Point Fortin mayor Clyde Paul pleaded not guilty yesterday when he appeared in court not far from his office at the Borough Corporation charged with drunk driving. Paul, 72, was granted $5,000...
You are here
Support Gayle says Sir Hilary
KINGSTON—Leading regional academic Sir Hilary Beckles has thrown his support behind embattled West Indies batsman Chris Gayle and has encouraged the Caribbean to do the same.
Gayle has found himself embroiled in a sexism row following a controversial interview with Australian reporter Mel McLaughlin, during a game in the Big Bash League recently. Sir Hilary, the Vice-chancellor of the University of the West Indies, said he believed Gayle had made a genuine mistake and should be forgiven.
“I take his words for what he said, that he meant no offence. I take his word for that. I think he has given his apology,” Sir Hilary told the Gleaner newspaper here.
“We have to give him the support that he needs. Lots of sportsmen and women from time to time might not say the diplomatically pleasing thing, but in most cases, the environment of sport, comments are sometimes taken in the wrong way, and I just want to see Chris dust off all of this.”
Sir Hilary, a former West Indies Cricket Board director, said it was important that Gayle rebounded from the controversy as there was still an important role for him to play in West Indies cricket.
“This event has humbled Chris, and I want to big him up to get back,” Sir Hilary pointed out.
“I have known him for many years, and I wish him all the best, and I say to him, ‘come back and fulfill your destiny, and your destiny is in the heart of West Indies cricket’.”
The 36-year-old Gayle courted controversy when he appeared to openly flirt with McLaughin by telling her during a live TV interview: “I wanted to come and have an interview with you as well, that’s the reason why I’m here. Just to see your eyes for the first time. It’s nice.”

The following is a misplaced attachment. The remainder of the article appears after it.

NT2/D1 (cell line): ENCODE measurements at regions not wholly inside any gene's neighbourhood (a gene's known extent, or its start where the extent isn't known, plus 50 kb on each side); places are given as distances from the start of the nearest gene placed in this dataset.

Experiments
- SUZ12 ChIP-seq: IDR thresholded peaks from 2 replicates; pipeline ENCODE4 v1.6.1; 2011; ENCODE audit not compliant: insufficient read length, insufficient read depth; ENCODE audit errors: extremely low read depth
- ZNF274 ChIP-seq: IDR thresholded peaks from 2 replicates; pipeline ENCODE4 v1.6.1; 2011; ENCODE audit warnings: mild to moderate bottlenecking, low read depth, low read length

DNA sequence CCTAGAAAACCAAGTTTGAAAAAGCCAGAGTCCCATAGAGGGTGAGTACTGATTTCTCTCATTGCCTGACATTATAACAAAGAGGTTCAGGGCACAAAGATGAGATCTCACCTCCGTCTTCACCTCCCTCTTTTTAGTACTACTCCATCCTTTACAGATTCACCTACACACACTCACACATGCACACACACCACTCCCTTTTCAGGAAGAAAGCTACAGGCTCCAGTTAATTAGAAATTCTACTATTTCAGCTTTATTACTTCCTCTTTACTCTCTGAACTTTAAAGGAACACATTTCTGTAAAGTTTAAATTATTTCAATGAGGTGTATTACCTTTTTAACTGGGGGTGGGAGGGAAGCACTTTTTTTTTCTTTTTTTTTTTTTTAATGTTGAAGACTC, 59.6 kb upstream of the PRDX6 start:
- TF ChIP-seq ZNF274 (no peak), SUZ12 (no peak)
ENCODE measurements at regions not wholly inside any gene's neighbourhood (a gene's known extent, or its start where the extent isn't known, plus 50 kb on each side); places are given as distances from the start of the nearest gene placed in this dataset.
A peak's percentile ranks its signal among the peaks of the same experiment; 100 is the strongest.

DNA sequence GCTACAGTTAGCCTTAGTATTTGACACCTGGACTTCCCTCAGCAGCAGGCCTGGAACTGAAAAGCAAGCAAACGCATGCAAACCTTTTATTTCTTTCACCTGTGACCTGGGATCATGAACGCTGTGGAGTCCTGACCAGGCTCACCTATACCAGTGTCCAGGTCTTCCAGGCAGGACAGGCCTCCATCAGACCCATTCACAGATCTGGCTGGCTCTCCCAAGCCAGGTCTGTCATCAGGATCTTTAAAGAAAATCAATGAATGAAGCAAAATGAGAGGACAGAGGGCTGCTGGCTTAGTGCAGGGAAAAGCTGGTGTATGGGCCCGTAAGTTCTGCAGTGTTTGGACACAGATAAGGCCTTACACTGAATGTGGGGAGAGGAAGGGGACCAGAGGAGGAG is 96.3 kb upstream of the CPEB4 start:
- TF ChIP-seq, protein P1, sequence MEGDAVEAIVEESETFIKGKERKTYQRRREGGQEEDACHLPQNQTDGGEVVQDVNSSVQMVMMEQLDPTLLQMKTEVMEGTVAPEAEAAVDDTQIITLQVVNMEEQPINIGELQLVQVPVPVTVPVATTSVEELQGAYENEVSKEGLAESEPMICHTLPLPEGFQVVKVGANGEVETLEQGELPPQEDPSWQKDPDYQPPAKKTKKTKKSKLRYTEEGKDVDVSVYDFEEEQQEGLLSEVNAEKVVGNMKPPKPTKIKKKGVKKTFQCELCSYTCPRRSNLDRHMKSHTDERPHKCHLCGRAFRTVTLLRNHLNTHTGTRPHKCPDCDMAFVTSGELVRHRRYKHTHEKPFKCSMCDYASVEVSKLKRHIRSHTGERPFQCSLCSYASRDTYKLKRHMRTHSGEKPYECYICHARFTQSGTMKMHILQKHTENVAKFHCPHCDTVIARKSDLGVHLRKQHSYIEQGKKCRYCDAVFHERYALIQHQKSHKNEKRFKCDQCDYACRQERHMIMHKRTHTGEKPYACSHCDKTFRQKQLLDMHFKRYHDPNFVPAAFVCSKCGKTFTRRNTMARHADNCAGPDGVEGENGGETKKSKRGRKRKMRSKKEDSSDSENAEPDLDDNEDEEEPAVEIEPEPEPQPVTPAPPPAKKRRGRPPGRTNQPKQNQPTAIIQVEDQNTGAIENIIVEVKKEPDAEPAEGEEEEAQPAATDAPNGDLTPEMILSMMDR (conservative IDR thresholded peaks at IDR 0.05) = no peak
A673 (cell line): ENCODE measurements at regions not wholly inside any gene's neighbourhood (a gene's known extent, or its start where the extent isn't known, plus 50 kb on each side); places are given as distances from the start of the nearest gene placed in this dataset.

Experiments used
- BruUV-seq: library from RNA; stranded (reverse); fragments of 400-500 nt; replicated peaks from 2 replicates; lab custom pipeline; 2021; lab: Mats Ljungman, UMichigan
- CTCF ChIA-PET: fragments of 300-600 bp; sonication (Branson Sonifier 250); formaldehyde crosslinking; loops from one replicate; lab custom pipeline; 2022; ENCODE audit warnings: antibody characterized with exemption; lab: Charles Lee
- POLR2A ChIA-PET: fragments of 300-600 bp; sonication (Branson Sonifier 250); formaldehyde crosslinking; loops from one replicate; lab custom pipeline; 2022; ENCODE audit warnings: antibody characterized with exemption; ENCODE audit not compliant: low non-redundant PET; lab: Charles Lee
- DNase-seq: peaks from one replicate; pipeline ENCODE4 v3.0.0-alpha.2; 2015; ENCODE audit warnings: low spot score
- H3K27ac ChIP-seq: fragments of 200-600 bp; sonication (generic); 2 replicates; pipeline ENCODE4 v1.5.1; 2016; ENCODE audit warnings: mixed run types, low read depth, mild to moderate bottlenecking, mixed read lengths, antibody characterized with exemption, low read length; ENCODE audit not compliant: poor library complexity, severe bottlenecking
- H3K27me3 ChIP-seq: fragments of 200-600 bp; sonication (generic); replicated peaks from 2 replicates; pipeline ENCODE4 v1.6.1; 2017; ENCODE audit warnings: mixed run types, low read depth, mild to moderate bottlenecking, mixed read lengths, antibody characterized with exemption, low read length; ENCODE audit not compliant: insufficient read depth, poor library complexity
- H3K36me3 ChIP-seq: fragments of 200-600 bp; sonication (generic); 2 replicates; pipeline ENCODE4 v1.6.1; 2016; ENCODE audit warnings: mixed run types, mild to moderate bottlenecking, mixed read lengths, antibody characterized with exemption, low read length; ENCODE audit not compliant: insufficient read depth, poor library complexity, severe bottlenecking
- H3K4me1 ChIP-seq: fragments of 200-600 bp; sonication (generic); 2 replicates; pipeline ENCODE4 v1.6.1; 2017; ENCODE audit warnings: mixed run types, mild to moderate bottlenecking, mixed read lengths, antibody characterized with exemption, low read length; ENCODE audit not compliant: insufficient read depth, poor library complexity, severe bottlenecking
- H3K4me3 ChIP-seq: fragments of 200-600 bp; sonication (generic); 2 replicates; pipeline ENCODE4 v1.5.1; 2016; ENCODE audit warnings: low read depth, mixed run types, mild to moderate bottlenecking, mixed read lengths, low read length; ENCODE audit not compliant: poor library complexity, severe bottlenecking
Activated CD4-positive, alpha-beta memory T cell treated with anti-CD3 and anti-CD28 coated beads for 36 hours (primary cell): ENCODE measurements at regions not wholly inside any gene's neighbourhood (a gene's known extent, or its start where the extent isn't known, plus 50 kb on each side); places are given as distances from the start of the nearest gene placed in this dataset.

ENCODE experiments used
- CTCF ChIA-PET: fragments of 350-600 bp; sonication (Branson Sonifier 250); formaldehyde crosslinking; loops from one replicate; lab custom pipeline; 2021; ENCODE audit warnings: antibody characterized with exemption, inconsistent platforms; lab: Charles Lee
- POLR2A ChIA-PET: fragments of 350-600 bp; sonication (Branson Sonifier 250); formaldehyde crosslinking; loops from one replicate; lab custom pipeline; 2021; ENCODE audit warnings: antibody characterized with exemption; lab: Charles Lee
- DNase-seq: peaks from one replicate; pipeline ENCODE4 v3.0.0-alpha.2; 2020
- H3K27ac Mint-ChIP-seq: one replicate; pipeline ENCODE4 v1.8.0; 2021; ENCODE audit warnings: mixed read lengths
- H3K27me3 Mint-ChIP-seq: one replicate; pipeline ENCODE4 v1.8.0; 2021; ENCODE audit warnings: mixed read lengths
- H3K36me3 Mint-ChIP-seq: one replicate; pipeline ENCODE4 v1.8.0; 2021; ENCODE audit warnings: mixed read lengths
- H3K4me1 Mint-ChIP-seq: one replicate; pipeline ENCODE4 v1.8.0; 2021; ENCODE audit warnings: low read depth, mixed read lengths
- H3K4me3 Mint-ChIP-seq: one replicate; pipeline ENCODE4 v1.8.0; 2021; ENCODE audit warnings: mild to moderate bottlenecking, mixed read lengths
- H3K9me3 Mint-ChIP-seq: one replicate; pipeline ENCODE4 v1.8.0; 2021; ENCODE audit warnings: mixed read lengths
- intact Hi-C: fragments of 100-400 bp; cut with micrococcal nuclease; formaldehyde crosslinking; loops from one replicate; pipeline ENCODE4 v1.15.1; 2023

He continued: “So hopefully we can win this game and we can have a drink after. Don’t blush, baby.”
Gayle was subsequently censured by Cricket Australia and Big Bash League organisers, and also fined $10,000 (US$7,000). Sir Hilary, who has in the past attracted criticism by his characterisation of Gayle as a ‘don’, said mistakes were common in all walks of life.
“All of us who are educators – and I am first and foremost an educator – I have seen how all of us can sometimes make statements that are not ideal under the circumstances,” Sir Hilary contended.
“But he is a cricketer, and he is a sportsman; and like every sportsman, you make mistakes on the field and off the field.
“When you make mistakes on the field, you go to your coach and you correct them. When you make mistakes off the field, you go to your support team and you correct them.
“And when you correct them, you come out and demonstrate that you are much better and much bigger.”